Incredible Vampire Hunting Kit from Early 1800s: Fact Check

Image about Incredible Vampire Hunting Kit from Early 1800s
Incredible Vampire Hunting Kit from Early 1800s


The Incredible Vampire Hunting Kit from the 1800’s

Other Versions

1. Vampire Hunting Kit from the Early 19th Century

2. Early 19th century French vampire hunting kit

Fact Check:

A picture message in wide circulation online purports to show an incredible Vampire Hunting Kit from France used in the early 1800s. It shows a wooden box containing holy Bible, Cross, some liquids, pistol, hammer and knife among others. Although it looks old, what you see in the photograph is not a real Vampire hunting kit from early 1800s.

Illustrative image about Vampire and Dracula, a popular phenomenon in past
Illustrative image about Vampire and Dracula, a popular phenomenon in past

Not Vampire Hunting Kit

The photograph in question appeared as Vampire Killing Kit on Deviant Art page The Rag N Bone Emporium – carrying tags Visual Art, Original Work and Artisan Crafts. The item was put for sale on Etsy at the time of its publication in 2013. Moreover, the artist shares many such Vampire Killing Kits on his Instagram page, along with others like a Mummified Yeti Hand. Hence, the ‘Vampire Killing Kit’ is a modern art based on the old idea of Vampires.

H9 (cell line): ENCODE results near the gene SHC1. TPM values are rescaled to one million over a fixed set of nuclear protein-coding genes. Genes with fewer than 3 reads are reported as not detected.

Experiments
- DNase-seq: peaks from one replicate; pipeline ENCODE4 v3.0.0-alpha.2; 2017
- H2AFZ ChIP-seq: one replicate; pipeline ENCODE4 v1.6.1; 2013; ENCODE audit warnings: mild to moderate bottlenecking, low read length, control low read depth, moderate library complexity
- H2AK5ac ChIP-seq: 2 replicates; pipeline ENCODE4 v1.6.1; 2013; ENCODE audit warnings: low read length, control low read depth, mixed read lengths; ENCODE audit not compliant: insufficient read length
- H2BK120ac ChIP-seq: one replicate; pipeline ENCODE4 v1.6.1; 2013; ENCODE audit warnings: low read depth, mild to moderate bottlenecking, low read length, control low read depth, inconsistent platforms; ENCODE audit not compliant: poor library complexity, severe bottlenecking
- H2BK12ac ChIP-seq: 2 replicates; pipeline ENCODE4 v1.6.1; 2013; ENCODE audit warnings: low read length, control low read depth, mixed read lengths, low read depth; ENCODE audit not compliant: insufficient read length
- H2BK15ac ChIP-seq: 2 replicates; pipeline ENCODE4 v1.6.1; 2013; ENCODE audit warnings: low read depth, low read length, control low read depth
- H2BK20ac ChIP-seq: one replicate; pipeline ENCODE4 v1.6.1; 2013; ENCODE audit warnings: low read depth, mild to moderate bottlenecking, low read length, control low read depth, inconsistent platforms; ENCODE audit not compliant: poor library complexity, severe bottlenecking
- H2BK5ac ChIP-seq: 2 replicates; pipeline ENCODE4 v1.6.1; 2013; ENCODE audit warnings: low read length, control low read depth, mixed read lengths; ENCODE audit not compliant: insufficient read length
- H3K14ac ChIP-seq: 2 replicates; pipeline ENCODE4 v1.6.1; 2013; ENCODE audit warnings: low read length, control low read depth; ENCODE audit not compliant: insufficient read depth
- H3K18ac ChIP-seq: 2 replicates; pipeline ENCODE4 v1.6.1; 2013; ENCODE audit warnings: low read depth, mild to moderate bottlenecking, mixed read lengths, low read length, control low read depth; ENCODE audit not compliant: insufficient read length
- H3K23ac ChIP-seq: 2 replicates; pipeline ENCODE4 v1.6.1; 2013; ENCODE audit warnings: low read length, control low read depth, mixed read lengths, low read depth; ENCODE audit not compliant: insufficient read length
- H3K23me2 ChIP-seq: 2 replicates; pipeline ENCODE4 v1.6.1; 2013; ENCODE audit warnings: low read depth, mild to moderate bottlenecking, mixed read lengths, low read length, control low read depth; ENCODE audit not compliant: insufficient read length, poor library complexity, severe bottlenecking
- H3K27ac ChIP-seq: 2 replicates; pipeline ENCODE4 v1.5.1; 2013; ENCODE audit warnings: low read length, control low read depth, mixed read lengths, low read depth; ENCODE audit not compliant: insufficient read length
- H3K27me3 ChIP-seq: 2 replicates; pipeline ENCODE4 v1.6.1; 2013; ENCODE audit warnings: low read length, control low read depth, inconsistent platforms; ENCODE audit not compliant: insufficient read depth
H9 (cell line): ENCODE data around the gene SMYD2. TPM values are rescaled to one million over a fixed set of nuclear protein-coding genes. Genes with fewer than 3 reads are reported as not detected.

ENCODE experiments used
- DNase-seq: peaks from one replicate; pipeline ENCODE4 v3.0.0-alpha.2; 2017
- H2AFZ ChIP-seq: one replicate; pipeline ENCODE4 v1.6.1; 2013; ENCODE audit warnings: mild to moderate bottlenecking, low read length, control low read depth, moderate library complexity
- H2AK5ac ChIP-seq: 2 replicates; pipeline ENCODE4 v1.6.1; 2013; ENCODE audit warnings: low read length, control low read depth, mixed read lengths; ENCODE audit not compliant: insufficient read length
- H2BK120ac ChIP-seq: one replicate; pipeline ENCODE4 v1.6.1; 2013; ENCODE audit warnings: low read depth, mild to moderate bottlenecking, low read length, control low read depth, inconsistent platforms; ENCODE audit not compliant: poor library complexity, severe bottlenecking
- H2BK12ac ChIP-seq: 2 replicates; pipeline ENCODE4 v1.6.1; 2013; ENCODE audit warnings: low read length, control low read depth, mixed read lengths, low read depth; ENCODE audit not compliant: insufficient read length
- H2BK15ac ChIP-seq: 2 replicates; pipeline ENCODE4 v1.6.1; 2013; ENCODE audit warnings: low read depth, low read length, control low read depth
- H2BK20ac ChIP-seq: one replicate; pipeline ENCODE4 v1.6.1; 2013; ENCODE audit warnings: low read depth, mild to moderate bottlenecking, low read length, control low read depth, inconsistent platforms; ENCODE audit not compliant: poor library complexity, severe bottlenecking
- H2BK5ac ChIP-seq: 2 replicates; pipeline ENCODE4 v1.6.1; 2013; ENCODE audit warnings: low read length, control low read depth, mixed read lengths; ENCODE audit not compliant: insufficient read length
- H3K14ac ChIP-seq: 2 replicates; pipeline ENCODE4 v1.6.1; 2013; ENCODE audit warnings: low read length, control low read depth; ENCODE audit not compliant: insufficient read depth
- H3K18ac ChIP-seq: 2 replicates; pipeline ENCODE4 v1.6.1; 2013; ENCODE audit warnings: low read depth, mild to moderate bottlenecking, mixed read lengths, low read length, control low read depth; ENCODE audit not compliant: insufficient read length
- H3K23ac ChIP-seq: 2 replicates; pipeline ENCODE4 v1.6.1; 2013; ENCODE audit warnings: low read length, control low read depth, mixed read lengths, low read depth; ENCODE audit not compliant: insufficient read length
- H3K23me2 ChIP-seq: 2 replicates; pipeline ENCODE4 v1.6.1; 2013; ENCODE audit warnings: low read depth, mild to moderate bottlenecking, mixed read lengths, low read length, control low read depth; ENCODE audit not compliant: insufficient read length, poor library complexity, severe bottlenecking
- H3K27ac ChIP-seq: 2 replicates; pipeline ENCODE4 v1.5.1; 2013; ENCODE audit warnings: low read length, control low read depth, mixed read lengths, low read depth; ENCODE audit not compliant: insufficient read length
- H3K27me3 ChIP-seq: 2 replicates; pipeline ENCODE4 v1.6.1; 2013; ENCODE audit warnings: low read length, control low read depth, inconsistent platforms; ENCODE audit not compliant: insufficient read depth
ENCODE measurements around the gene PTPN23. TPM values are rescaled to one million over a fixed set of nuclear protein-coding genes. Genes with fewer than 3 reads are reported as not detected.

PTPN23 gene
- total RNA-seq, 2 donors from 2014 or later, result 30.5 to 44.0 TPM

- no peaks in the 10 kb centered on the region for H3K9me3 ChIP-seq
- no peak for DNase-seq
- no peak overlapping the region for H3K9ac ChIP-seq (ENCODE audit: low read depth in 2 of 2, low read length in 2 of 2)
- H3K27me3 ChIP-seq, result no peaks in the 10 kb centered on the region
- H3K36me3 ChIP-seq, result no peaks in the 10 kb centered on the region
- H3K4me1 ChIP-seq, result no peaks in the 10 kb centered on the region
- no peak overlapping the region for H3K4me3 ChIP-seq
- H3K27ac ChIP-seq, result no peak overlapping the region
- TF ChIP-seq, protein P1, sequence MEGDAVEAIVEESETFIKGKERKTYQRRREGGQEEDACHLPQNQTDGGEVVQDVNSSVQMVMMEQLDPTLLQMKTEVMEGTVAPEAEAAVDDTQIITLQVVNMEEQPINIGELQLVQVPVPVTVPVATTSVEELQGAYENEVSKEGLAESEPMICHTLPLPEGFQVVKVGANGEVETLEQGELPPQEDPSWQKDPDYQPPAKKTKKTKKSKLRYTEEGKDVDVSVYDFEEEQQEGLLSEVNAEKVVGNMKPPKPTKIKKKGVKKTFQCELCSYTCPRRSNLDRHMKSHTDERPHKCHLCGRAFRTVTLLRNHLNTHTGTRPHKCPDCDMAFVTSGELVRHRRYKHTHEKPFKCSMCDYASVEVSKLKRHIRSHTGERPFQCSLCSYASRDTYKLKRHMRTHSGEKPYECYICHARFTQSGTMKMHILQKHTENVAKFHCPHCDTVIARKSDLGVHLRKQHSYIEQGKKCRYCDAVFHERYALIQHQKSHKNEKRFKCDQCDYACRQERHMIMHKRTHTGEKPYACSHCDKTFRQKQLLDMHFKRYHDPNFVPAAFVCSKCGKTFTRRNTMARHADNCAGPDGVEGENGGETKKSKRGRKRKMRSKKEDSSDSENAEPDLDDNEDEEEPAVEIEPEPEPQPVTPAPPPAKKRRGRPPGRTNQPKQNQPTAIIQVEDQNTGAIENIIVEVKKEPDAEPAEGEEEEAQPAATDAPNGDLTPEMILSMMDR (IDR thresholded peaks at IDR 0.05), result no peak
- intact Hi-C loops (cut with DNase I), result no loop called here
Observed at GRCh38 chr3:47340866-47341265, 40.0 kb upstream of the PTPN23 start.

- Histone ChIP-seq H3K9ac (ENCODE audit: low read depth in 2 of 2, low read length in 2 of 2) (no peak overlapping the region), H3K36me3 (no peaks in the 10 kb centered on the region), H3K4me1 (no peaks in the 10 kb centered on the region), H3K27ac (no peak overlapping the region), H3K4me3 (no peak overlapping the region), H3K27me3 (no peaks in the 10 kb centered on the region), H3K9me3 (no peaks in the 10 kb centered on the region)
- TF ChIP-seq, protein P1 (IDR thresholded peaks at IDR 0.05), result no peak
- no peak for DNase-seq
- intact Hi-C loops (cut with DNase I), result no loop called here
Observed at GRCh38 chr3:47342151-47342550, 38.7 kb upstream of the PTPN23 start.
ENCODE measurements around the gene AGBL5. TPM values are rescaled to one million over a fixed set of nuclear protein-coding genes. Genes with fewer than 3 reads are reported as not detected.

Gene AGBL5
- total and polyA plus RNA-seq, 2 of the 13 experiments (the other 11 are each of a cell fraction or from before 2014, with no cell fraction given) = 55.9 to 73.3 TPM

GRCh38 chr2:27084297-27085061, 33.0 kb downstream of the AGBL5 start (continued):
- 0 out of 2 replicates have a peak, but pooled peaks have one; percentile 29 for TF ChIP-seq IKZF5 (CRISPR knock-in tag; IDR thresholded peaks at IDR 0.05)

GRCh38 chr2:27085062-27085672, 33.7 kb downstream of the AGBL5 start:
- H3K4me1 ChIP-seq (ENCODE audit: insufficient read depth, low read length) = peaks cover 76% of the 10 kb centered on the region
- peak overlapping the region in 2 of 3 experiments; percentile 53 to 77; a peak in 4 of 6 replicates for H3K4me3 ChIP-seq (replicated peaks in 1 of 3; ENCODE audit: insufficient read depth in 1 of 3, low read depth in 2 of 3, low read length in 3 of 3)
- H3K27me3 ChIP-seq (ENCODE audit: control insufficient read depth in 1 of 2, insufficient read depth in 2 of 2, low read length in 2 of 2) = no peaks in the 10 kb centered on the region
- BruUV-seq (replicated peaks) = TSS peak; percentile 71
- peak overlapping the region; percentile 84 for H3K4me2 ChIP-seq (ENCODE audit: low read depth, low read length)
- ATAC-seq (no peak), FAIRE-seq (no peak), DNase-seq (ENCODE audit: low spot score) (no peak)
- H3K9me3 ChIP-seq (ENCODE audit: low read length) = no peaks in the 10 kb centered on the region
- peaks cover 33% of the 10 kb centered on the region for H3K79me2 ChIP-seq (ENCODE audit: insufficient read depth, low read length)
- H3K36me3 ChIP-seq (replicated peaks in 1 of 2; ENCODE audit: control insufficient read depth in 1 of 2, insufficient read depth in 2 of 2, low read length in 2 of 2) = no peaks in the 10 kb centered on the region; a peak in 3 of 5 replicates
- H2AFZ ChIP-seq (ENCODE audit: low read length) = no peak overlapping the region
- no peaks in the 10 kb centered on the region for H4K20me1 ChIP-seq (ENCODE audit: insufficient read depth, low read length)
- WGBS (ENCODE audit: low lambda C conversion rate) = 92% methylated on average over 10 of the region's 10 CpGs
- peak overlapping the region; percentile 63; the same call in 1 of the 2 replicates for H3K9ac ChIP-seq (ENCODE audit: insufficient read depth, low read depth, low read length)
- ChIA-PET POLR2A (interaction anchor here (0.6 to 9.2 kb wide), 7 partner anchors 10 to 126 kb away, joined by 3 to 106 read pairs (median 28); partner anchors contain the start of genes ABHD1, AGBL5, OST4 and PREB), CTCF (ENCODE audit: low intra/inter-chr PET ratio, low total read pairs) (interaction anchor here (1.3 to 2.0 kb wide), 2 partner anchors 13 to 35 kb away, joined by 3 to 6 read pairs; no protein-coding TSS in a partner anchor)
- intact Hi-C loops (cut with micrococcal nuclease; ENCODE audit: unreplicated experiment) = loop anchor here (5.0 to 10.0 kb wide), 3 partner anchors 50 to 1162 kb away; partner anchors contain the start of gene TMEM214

About Vampire Slaying Kits

Vampire hunting/slaying kits came to light in European regions after classic ‘Hammer’ horror movies of Vampire and Dracula became popular in 20th century. Businessmen then exploited the idea of selling such ‘antique’ Vampire killing kits. Further, they surfaced at auctions, pricing high and reaching tens of thousands of dollars for each. The wooden box used to contain pistols, wooden stakes, Bibles, crucifixes and rosaries, in addition to bottles of garlic powder, holy water and herbal potions. Some of them also made into Museum collections. However, investigations revealed most of the antique boxes and contents were modern, novelty items or stage, screen or magician’s props.

Image of A 'Vampire Killing Kit' at Royal Armouries Museum
A ‘Vampire Killing Kit’ at Royal Armouries Museum

Royal Armouries museum in Leeds acquired one such vampire-killing kit in 2012. They knew it was probably cobbled together in the 1970s or 80s. British weaponry expert and curator of firearms at the Royal Armouries, Jonathan Ferguson described the vampire-killing kit as “inspired by the movies, not Victorian stories and folklore.”

For your information, Vampire became a popular figure of Gothic fiction with the publication of Polidori’s The Vampyre in 1819. On the other hand, Dracula is in fact an 1897 Gothic horror novel from Irish author Bram Stoker. It introduced the character of Count Dracula, subsequently establishing many conventions of vampire fantasy.

Hoax or Fact:



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